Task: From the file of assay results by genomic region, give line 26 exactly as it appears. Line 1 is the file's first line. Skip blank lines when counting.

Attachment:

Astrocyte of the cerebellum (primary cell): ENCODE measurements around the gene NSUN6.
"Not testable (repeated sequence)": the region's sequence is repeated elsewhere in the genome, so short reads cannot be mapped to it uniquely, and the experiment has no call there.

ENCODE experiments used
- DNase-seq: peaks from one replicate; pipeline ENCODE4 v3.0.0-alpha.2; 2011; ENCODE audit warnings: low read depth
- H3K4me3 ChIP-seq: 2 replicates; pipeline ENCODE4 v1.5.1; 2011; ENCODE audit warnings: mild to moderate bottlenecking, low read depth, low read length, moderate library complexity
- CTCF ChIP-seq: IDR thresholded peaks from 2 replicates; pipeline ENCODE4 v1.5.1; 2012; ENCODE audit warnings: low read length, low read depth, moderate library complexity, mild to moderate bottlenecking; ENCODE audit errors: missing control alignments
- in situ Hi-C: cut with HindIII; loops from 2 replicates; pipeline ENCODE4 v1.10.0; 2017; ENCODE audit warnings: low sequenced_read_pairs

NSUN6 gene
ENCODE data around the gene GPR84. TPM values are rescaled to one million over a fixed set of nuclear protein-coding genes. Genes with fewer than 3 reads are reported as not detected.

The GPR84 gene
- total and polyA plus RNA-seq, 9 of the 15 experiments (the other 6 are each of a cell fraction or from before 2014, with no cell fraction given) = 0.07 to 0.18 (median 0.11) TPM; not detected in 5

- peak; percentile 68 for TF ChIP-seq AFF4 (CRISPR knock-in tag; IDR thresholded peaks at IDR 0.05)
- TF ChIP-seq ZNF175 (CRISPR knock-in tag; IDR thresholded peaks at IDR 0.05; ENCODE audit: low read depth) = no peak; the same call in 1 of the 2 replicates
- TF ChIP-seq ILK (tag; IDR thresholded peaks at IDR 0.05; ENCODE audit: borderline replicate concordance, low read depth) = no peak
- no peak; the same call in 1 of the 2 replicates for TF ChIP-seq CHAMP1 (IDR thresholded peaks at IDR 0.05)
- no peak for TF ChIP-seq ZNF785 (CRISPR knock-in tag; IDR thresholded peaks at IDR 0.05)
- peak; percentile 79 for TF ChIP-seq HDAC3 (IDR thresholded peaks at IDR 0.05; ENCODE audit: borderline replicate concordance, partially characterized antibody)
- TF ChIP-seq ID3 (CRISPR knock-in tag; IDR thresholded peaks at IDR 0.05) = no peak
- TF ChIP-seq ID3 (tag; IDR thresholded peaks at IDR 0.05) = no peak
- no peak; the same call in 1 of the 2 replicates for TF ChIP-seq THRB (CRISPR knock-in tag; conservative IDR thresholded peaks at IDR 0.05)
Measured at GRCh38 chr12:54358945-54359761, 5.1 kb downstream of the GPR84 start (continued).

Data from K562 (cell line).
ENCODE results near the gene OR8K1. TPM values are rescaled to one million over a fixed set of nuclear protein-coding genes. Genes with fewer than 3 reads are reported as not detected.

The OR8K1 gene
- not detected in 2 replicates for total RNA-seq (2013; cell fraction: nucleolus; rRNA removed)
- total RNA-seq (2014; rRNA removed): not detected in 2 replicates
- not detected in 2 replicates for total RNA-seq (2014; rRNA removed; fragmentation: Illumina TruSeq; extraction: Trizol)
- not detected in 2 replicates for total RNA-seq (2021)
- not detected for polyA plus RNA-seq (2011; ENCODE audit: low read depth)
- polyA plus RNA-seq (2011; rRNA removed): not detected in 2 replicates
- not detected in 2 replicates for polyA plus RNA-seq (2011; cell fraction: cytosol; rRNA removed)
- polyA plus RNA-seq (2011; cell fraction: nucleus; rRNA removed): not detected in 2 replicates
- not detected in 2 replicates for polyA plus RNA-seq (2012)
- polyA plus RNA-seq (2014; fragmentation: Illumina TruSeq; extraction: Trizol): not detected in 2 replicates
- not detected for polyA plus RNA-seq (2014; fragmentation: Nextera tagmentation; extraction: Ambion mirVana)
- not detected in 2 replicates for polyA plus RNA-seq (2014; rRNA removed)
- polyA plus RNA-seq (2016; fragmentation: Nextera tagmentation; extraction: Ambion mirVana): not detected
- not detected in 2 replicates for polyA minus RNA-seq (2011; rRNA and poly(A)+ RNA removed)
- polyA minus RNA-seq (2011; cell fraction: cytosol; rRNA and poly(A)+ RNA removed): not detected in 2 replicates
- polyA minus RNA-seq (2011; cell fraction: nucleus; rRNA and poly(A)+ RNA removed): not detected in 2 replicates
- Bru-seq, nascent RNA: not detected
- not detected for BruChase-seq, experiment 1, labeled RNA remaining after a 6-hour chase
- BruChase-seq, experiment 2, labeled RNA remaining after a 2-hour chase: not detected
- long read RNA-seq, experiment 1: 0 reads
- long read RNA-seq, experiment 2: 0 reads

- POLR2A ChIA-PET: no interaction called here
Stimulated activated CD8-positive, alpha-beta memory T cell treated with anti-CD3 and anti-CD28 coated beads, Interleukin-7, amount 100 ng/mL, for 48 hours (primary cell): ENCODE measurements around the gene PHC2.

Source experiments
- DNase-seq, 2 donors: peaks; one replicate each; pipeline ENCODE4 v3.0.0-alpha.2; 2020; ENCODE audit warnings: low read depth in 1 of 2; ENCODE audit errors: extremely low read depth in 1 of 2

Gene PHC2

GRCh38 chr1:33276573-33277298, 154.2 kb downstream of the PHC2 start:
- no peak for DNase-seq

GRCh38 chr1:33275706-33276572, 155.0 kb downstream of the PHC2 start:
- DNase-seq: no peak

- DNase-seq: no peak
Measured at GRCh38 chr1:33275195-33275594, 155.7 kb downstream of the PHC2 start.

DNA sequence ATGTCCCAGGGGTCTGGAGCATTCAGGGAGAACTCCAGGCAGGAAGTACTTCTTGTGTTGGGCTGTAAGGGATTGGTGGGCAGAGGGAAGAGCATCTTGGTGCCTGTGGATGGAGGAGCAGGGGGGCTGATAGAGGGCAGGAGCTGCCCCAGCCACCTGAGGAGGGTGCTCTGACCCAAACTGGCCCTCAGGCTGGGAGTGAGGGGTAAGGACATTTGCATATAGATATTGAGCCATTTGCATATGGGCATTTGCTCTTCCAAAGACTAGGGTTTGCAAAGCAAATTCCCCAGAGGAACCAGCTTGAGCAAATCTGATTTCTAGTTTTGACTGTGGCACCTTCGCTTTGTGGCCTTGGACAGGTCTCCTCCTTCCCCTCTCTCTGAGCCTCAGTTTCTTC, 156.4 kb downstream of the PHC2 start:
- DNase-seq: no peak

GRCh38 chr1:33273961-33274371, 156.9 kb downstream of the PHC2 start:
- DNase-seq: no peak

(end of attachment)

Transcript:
- total RNA-seq (2014; rRNA removed): not detected in 2 replicates